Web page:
Women Individuality: A Critique of Patriarchal Society in Virginia Woolf’s Mrs. Dalloway

Abdalhadi Nimer Abu Jweid


This paper examines the sense of women individuality as a critique of patriarch society in in Virginia Woolf’s Mrs. Dalloway. As a matter of fact, Woolf is considered one of the most influential writers in English literature in the twentieth century and even before. Her writings reflect the modern literary realism in all its features. She writes in fictional modes that suggests departure from the previous literary fashion. In so doing, she provides experimental literary strategies which could be imitated by writers who follow her. Woolf tried her hands to write in new experimental forms to offer new insights into the literary modernism. At this point, she represents an outstanding figure in modernism. The aim if this study, therefore is to explore the realistic depiction of Woolf’s appropriation of women’s ordeals as an indictment of the contemporary patriarchal social attitudes awards women.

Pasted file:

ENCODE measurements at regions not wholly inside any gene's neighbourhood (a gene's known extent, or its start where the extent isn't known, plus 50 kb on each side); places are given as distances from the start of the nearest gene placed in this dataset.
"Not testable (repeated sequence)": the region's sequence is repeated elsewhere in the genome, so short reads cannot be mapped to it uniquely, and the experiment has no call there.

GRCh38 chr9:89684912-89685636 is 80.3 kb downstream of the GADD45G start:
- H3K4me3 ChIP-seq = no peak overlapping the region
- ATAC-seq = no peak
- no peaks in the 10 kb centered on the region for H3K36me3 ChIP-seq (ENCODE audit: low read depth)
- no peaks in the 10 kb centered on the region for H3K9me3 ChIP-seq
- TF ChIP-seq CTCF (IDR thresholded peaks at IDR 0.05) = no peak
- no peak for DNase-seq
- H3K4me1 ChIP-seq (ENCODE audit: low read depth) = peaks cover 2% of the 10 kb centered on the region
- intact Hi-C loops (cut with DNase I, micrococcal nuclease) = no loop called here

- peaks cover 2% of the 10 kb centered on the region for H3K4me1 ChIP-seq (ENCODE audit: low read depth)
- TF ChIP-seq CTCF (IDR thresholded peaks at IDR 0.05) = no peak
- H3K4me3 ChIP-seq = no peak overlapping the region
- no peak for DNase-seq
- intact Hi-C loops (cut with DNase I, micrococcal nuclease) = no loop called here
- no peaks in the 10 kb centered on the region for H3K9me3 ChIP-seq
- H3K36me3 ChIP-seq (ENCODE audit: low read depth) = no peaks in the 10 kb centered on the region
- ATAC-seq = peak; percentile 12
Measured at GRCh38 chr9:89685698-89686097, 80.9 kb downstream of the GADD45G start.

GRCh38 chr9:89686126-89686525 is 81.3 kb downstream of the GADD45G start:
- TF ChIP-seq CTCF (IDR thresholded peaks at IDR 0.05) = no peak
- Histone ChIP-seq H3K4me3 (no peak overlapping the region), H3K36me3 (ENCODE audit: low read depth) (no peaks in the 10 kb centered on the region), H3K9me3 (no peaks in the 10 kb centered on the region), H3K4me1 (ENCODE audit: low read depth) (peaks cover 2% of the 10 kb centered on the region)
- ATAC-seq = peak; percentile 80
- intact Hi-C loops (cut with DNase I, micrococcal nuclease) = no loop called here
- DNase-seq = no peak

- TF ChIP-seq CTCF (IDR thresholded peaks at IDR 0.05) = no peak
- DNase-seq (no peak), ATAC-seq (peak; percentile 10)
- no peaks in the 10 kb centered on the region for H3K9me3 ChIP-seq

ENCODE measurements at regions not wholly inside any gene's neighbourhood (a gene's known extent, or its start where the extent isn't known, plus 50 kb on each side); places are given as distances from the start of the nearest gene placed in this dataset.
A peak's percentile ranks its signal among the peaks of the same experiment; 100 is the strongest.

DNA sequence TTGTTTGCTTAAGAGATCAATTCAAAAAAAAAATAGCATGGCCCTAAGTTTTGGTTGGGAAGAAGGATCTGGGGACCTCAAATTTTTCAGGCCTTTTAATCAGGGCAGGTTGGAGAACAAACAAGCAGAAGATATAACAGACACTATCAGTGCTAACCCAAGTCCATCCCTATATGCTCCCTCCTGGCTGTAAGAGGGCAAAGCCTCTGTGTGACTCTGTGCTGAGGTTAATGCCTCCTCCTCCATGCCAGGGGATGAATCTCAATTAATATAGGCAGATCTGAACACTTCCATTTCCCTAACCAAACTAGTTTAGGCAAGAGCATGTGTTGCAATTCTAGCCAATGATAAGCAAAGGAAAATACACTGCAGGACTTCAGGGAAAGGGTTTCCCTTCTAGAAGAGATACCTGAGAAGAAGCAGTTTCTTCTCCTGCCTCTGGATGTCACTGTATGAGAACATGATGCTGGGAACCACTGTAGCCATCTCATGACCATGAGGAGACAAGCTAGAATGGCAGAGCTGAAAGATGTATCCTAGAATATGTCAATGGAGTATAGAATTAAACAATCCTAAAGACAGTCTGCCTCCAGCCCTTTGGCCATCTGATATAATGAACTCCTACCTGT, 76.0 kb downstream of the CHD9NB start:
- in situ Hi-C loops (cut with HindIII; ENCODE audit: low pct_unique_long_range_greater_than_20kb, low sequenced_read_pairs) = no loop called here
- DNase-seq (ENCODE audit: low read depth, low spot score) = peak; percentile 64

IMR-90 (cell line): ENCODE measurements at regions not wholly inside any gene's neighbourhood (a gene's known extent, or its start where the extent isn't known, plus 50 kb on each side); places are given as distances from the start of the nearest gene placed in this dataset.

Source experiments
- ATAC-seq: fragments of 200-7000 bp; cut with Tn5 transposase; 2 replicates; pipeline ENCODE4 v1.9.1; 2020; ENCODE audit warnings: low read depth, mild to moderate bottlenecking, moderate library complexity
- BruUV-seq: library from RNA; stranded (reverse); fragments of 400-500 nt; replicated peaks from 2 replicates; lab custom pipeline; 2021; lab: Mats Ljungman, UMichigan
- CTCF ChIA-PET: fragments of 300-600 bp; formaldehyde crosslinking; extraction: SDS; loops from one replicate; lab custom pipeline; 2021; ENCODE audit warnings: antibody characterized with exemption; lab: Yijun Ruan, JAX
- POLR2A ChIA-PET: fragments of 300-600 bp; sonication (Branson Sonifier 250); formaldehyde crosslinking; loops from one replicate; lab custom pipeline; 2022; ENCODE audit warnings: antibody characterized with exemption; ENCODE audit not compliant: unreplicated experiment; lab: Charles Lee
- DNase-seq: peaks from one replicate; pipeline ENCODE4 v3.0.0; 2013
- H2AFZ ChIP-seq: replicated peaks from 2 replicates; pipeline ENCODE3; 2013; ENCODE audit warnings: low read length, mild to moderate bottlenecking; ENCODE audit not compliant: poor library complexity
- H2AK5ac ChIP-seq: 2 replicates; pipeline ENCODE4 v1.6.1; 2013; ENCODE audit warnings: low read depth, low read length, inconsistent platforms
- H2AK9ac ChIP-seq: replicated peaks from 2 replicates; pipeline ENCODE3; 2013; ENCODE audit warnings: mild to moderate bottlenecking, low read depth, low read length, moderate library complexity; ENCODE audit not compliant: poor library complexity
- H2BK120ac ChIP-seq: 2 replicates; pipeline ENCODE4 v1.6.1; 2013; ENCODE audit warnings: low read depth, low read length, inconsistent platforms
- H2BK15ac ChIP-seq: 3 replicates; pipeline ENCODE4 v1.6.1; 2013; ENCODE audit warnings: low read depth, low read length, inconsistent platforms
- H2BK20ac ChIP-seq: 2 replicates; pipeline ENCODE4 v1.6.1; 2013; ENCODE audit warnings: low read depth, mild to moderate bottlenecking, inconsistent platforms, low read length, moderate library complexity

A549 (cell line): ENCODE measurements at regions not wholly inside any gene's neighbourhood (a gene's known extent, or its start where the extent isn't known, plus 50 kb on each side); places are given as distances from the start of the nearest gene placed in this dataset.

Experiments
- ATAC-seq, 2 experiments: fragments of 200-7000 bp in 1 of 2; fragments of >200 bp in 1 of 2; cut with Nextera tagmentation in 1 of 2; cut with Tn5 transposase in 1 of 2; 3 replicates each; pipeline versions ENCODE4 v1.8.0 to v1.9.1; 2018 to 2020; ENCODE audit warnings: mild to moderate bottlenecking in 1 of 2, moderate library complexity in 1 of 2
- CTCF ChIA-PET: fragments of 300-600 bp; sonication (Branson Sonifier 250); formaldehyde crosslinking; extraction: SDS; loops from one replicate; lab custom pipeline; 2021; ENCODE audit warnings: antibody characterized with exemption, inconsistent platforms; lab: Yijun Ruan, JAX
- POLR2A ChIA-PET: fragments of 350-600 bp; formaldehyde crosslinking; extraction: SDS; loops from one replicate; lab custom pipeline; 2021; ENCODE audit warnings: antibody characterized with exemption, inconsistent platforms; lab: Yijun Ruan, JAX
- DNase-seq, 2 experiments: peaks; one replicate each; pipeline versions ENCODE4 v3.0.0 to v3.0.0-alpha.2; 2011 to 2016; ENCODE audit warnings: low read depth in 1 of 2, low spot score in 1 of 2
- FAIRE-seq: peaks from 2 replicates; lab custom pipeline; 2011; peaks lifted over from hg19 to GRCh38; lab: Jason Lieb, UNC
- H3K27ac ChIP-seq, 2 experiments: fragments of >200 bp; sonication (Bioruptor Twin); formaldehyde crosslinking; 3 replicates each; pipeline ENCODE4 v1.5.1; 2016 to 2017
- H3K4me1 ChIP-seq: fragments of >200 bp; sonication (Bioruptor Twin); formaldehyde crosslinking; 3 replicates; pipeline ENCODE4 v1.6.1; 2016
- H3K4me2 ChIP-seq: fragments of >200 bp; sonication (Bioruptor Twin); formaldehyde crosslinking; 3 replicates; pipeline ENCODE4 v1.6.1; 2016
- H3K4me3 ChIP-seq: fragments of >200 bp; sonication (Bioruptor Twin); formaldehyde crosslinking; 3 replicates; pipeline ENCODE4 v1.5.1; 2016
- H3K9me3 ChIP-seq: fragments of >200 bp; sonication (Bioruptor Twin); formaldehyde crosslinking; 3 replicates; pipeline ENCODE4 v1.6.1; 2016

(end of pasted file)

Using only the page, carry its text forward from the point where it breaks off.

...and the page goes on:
Feminism; Modernism; Patriarchy; Stream of consciousness; The focalization factor; Woolf

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DOI: http://dx.doi.org/10.3968/12024


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